Tip: The #1 Exercise for Hamstring Strength

You probably can't even do it... but you can work your way up to doing it. Here's how.


The Nordic hamstring curl (NHC) is the gold standard of hamstring strength. In regard to muscular tension, no other hamstring exercise compares.

The NHC elicits greater hamstring activation than stiff-leg deadlifts, single-leg stiff-leg deadlifts, seated leg curls, good mornings, or squats (1). Do it and you'll quickly see why it's the most effective way to strengthen your hammies.

Most people need to work their way up to doing full Nordic hamstring curls. Master these progressions in order:

This one's often confused with the NHC. While both exercises look similar, the glute ham raise is significantly easier than the NHC.

The GHR puts the body in a more mechanically advantageous position. The knees are lower on the concentric or lifting phase of the movement, shifting the fulcrum point to the hips.

On the NHC, the fulcrum point is at the knees since they don't move throughout both the lifting and lowering phases. This forces the body to remain at a mechanical disadvantage the whole time.

If you want to maximize the benefit of your GHRs, lower yourself slowly for 3-5 seconds on each rep. Your hamstrings will feel it and you'll elicit a better strength response.

Do 3-5 sets of 5-10 reps.

Think of this as a cross between the GHR and the NHC. You'll set up similar to what you'd do for the NHC, but you'll bend at the hips (not the knees) while keeping as much of your bodyweight leaning forward as possible throughout the set.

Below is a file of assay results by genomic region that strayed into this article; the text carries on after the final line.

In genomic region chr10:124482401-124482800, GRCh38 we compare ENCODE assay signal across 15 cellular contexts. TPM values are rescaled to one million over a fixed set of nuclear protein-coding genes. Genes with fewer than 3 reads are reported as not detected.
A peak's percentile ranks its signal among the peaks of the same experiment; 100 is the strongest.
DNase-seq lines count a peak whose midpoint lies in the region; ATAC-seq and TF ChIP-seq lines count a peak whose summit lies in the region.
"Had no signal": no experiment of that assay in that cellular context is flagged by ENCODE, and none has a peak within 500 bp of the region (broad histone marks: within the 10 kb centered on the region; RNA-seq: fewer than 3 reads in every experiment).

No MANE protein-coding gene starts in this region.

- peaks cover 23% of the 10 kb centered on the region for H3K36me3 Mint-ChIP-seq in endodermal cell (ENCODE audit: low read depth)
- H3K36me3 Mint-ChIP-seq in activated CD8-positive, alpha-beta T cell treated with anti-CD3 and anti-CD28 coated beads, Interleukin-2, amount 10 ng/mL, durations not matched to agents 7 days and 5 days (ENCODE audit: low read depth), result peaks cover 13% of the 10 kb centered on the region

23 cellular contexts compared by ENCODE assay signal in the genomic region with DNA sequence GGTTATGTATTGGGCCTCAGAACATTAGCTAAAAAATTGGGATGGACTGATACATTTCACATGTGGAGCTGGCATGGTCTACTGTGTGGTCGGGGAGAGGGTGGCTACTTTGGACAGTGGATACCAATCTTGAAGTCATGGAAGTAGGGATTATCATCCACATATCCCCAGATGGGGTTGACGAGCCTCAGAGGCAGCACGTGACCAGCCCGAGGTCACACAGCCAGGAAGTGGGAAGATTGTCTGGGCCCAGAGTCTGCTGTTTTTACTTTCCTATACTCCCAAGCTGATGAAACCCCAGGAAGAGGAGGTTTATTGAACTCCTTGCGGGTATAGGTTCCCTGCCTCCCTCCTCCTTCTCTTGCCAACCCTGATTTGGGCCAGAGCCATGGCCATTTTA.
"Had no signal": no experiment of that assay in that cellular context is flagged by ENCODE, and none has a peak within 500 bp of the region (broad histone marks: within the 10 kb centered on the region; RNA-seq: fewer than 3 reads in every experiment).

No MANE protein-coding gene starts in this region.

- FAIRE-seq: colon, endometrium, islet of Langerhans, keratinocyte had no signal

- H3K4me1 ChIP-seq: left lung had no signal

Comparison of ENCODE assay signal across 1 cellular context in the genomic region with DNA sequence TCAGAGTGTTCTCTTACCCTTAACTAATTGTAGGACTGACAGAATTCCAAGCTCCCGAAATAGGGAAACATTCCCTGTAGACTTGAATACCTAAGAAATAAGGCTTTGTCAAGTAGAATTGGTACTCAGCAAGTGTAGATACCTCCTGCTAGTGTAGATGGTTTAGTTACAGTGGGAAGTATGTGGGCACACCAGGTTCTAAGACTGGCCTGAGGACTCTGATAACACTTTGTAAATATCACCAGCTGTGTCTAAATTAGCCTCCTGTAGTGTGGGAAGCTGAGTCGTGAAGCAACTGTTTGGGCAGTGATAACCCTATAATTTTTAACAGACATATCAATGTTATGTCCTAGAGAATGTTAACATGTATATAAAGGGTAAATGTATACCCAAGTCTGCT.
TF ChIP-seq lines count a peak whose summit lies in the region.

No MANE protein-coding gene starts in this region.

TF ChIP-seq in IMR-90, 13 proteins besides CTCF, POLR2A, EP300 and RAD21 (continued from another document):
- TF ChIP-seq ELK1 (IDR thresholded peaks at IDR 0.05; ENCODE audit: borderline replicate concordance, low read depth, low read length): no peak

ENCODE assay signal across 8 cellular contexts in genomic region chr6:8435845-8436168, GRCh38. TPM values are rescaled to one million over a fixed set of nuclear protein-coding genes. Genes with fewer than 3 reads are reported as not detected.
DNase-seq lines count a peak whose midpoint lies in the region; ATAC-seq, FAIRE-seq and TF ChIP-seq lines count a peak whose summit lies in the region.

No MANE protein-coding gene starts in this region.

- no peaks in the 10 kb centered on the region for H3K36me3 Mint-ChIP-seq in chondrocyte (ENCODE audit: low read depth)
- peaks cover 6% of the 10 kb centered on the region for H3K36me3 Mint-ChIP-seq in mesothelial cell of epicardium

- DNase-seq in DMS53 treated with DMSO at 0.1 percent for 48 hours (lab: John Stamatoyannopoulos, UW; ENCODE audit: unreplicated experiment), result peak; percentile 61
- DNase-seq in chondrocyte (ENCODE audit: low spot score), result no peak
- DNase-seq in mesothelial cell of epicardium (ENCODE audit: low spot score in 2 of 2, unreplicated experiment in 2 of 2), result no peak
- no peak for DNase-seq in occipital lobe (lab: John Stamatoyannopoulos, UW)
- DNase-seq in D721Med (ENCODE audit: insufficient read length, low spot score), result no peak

Aim to keep your arms at your sides while lowering yourself down slowly and with control until your forehead touches the bench.

Fully extend your hips at the end of each rep until your body is back to an upright position. There's no need to add weight to these. Just lean forward more to increase the mechanical disadvantage, placing more stress on the hamstrings.

Start with sets of 5 reps and work up to 10. Once you can 10, lean forward more and drop the reps back down.

Once you've mastered the previous exercise, you'll be ready to try this. Just don't attempt the full range of motion too soon. You may realize you lack the strength for it.

While most lifters can lower themselves under control on the first half of the lowering phase, they inevitably hit a sticking point on the second half where they lose control and drop like a rock.

You want to avoid this because once you lose control of the descent, you lose tension on the muscle and strength gains stop. Limiting the range of motion on this one allows you to lower yourself SLOWLY and control the descent for the entirety of the rep.

Stick to the 1-5 rep range. As you gain strength in the given range of motion, then simply use a smaller pad to increase the ROM and repeat the process.

The most important factor: Keep tension on the hamstrings throughout the entire rep. First, lower yourself slowly until your chest contacts the mat. Then violently thrust your chest up and back while contracting your hamstrings to pull your body back to an upright position.

These are extremely difficult. In fact, the average gym goer would fall flat on their face the first time he or she tried it. But once you nail down the progressions, you'll be able to do a true Nordic hamstring curl... and build big, strong, resilient hamstrings along the way.

  1. Ebben WP. Hamstring activation during lower body resistance training exercises. International Journal of Sports Physiology and Performance. 2009 March;4(1):84-96.
Tanner Shuck is a former Division 1A football player and accomplished CrossFit athlete. He specializes in competitive fitness, with emphasis on training absolute and relative strength. Tanner is an online coach and personal trainer based out of Dubai, UAE. Follow on Instagram